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Matze74

"Fake" 3D with Isometric Tiles - how is this done (Screenshot)

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Hi,

please excuse my bad english.

Could someone please explain how in, for example Flash-Based, games objects, like the little black ball in the screenshot, are particulary hidden by objects who are in the foreground (the blue parcour)? The whole game is based on an isometric-view, so it seems to me that that game does not uses a 3D-Engine, but the tiles seem to be pre-rendered by a 3D-Modelling Software.

Is there some kind of Alpha-Mask for each tile or how might this be done?

I´m not a game-developer, i`m just asking just out of curiosity.

Thanks in advance for all replies,

Mathias

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I would imagine that the tiles that obstruct game objects are drawn in 2 seperate passes. One for the back part, then the ball object, then the front part.

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Sometimes games do use 3D engines and just render it isometrically. However, in the example given, I agree that it looks like real 2D.
I would handle it like this: Give certain objects a "draw behind" image and a "draw infront" image (based on the ball's position, so the ball can behind both, inbetween both, or infront of both, based off of x,y location). This wouldn't be too hard to handle, especially since the ball appears to be on a preset path (the slide) in the screenshot given.

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Thank you both for your replies.

The ball in the current game can also collide outside of the inner path, as you can see in the attached screenshot.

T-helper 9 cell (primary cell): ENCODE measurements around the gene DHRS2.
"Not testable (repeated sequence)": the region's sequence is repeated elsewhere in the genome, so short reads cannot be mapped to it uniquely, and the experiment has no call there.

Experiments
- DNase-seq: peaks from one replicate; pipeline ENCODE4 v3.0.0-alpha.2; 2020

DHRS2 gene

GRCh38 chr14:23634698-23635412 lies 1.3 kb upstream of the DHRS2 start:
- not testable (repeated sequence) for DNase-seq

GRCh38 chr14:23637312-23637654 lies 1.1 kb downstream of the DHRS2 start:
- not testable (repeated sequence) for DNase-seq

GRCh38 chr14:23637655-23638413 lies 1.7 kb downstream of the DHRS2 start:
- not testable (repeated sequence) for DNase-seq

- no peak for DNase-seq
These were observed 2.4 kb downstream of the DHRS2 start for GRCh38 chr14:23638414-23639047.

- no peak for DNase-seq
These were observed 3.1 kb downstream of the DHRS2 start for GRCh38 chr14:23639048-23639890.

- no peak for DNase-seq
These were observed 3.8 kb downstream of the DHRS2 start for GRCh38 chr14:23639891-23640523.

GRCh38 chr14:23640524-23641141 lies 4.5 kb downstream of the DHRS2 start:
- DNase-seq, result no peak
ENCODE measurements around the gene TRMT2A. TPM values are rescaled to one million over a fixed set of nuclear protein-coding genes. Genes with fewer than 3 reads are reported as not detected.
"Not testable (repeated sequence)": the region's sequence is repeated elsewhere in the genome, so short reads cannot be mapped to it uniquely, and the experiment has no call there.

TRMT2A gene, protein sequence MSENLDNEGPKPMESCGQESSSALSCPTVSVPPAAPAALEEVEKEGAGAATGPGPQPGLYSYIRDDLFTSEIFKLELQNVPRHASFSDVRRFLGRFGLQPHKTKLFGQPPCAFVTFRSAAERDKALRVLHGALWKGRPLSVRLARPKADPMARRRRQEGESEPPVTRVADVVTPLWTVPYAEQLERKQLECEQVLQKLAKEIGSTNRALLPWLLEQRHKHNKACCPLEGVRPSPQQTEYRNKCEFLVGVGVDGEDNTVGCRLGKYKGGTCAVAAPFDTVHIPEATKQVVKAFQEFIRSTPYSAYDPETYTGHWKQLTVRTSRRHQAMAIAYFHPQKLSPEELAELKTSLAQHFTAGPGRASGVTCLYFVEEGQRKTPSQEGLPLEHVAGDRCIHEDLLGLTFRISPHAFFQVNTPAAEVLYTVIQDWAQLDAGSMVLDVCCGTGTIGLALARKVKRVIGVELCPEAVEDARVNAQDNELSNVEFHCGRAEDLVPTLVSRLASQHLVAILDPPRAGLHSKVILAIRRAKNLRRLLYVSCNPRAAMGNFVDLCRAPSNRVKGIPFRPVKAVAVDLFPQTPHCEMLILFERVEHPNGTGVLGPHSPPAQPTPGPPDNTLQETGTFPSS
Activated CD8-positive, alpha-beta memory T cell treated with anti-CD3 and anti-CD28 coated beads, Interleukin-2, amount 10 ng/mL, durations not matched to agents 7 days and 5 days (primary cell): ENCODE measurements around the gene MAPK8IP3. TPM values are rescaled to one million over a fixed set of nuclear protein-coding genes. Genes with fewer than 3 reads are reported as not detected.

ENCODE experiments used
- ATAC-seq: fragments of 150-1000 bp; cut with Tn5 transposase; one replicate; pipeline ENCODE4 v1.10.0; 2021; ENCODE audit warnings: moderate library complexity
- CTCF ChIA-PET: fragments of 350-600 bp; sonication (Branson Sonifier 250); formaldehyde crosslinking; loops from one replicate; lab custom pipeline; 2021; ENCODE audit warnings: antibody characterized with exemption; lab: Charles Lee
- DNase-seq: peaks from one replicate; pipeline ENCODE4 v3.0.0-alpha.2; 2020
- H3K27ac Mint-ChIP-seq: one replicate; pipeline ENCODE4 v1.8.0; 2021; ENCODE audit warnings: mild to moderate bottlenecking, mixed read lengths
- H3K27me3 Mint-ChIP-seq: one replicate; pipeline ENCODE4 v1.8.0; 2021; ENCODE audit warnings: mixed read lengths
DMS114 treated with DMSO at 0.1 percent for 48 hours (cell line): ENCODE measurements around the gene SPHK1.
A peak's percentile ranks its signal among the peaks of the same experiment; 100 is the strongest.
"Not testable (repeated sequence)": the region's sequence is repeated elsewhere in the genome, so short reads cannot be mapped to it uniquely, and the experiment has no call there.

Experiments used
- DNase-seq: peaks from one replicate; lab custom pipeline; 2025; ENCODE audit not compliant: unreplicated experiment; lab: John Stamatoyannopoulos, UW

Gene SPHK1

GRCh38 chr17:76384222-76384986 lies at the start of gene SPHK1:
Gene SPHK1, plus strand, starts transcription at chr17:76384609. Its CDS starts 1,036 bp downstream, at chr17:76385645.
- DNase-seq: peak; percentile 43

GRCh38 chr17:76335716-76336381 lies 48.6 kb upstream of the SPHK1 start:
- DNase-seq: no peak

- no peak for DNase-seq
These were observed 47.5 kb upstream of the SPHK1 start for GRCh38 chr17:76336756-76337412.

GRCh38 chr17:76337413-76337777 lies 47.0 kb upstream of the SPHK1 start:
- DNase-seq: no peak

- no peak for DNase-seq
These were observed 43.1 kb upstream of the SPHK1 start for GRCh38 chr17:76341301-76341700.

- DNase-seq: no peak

I must admit, that im only a database-programmer, but those things rly interest me :)

Cheers,

Mathias


EDIT: 2 typos corrected.

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If it is flash based then it is just seperate layers for the graphics. The ball is using a simple "scale.movieclip[scaleamount];" most likely to give the appearance of going backwards and forwards.
In flash you can make a predetermined path of how the ball should travel using GuideLayers.

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Alpha compositing would probably be the simplest way to achieve this.

Each tile comes with visual image and a binary mask. This mask could be used for rendering of tiles as well to determine occlusion, but often it's simpler to just render tiles back to front since they don't have the Painter's algorithm issues.

Next, the scene is rendered again, but instead of tiles, the alpha masks are composited. Then, the composite mask is applied to the ball. Whatever remains visible of it is rendered.


Another way that avoids separate alpha mask is to have the images of tile cut out. So everything that is not blue-ish is transparent. A tunnel could also be composed out of two parts, the "left" and "right" part. These chunks would again be drawn back to front, but this time the ball would be rendered among them. This approach is slightly simpler, but may cause visual anomalies due to to Painter's algorithm overlap problem.


Of course, there might be considerably fancier techniques. One could use Z buffer. Since the tiles are isometric, one knows the relative depth of each pixel on the tile (but not absolute, since it may be further or closer. With such method there is no need to generate cut outs or masks, the renderer would just emit the depth field. Z buffering without hardware support (as done on GPU) may be memory and CPU consuming, which is why it wasn't traditionally the most used method, despite avoiding Painter's algorithm's shortcomings.


In the second screenshot there seems to be a slight artifact which In theory should not happen with z buffering, so my guess would be on some sort of masking. But my guess is as good as any.

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Flash also does support 3D now. It's possible that it's just being rendered 3D. Your second picture leads me to believe that that is the way they are doing it.

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